Are you authoritarian or libertarian? Are we morally obligated to end the world? And just what's wrong with eating your cat?
Stangroom, cofounder of The Philosophers' Magazine, does a solid job of presenting common moral dilemmas in digestible form, though not with much depth or subtlety. With four sections of hypotheticals ("Ethical Impasses," "Rights and Responsibilities," "Crime and Punishment," and "Society and Politics") followed by a "Responses" section that addresses more than two dozen specific scenarios, this look at the philosophy of personality falls short of delivering a straightforward argument. With a format reminiscent of Two-Minute Mysteries and other books for younger readers, it is guaranteed to annoy some, as there's no apparent reason why the discussion of, say, whether torture is justified to stop a bomb from exploding does not follow directly upon the delineation of the situation. Furthermore, farcical names (e.g., Emperor Q. Woolius Liberalis) will appeal more to the inexperienced philosopher. There is some promise as interesting conundrums are addressed-for example, whether we should sacrifice one life to save five. Agent: Elwin Street. (Nov.) (c) Copyright PWxyz, LLC. All rights reserved.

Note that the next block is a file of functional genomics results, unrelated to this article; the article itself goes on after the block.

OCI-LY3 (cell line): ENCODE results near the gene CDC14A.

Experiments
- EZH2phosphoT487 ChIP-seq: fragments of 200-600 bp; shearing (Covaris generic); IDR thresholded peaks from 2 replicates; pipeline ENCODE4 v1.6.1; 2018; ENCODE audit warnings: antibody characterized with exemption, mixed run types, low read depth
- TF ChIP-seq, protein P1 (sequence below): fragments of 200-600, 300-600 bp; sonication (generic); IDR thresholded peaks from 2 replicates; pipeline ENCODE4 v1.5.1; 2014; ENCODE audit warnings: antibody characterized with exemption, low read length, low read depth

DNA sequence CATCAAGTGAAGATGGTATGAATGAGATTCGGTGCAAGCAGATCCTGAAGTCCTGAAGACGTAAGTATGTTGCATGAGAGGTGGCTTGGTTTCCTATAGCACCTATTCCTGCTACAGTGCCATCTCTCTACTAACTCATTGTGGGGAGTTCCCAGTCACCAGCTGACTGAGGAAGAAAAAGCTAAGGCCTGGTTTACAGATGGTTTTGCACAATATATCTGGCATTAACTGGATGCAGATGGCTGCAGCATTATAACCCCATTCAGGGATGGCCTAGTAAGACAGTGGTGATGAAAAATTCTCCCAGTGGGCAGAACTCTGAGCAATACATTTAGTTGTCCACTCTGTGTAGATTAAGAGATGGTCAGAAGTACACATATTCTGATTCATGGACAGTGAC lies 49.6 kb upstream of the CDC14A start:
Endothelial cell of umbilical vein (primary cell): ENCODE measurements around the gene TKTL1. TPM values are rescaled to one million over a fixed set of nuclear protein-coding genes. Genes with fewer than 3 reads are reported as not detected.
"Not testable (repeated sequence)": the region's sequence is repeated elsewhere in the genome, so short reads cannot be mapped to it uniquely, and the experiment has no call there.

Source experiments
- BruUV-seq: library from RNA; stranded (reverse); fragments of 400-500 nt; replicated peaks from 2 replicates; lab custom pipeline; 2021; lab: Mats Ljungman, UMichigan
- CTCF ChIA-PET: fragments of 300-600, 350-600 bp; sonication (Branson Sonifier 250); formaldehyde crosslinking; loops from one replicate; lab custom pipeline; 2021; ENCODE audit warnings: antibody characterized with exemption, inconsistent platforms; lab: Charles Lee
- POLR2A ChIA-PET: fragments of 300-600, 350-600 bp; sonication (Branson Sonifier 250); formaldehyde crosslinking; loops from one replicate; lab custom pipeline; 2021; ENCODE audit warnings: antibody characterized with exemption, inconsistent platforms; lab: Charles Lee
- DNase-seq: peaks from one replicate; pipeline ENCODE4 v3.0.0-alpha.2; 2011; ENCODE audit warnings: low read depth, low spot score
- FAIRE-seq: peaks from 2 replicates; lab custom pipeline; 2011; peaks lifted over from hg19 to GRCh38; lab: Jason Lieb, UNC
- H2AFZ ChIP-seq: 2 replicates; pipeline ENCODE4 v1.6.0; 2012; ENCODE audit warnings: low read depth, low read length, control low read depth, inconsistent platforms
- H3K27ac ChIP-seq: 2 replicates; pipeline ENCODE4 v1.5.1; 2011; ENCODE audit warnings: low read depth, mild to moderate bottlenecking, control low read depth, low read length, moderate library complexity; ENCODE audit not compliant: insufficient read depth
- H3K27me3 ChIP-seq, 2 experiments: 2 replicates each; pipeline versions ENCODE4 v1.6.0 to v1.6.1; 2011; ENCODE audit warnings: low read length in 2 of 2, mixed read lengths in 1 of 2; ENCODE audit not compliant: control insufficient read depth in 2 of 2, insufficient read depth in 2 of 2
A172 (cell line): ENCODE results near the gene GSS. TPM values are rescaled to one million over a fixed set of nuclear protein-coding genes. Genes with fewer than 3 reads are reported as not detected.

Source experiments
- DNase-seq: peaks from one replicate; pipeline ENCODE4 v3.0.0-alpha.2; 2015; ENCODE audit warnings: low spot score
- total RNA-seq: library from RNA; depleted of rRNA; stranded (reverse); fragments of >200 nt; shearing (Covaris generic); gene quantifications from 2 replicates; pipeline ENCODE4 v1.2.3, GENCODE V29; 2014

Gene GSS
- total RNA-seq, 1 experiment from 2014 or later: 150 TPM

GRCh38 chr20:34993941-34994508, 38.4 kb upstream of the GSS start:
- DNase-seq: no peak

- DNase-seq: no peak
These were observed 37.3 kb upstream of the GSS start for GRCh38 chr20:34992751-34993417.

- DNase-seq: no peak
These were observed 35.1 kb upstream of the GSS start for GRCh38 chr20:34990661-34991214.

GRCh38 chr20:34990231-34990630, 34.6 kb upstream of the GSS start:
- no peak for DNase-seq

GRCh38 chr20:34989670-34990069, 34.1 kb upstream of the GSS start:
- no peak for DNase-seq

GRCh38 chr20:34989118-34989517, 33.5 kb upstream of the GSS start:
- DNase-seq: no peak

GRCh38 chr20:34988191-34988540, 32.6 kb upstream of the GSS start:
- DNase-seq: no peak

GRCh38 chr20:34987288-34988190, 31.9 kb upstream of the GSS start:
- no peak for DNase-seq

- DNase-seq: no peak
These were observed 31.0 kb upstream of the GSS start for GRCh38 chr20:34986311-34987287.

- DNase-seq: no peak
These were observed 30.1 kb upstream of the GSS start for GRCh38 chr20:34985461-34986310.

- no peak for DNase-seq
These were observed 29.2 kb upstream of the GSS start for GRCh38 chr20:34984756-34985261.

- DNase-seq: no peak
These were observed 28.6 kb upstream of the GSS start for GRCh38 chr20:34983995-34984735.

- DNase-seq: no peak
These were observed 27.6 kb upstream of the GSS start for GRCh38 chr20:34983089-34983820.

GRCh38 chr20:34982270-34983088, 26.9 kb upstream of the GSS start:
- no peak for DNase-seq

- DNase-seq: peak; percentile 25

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W. W. Norton & Company
November 18, 2012
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